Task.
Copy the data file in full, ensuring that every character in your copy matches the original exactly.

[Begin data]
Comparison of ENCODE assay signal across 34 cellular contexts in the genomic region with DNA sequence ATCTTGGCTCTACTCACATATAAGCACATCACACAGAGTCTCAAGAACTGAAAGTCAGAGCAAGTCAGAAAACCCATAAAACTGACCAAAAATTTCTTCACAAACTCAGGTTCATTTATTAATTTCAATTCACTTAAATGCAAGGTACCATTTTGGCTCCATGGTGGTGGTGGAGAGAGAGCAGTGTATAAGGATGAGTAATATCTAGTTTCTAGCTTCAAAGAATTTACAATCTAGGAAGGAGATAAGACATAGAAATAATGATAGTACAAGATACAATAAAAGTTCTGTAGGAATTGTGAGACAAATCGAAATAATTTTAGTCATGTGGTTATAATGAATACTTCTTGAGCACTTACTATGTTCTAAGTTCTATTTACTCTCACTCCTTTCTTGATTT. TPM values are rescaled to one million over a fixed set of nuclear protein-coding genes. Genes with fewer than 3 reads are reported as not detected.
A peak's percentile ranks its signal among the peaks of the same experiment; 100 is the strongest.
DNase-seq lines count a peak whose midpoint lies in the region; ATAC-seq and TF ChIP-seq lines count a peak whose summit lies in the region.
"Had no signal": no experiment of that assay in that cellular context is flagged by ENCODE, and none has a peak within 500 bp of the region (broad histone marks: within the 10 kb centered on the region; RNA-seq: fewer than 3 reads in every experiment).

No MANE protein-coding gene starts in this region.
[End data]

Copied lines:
Comparison of ENCODE assay signal across 34 cellular contexts in the genomic region with DNA sequence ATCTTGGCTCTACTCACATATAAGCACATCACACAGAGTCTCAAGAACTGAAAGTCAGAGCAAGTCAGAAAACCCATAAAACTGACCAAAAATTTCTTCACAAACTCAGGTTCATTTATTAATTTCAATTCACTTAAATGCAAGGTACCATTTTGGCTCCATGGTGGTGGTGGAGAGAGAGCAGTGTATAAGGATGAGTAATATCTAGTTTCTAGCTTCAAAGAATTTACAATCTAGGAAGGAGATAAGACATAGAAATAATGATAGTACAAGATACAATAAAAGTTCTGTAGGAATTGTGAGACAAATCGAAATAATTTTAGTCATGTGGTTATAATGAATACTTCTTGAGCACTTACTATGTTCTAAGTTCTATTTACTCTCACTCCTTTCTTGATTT. TPM values are rescaled to one million over a fixed set of nuclear protein-coding genes. Genes with fewer than 3 reads are reported as not detected.
A peak's percentile ranks its signal among the peaks of the same experiment; 100 is the strongest.
DNase-seq lines count a peak whose midpoint lies in the region; ATAC-seq and TF ChIP-seq lines count a peak whose summit lies in the region.
"Had no signal": no experiment of that assay in that cellular context is flagged by ENCODE, and none has a peak within 500 bp of the region (broad histone marks: within the 10 kb centered on the region; RNA-seq: fewer than 3 reads in every experiment).

No MANE protein-coding gene starts in this region.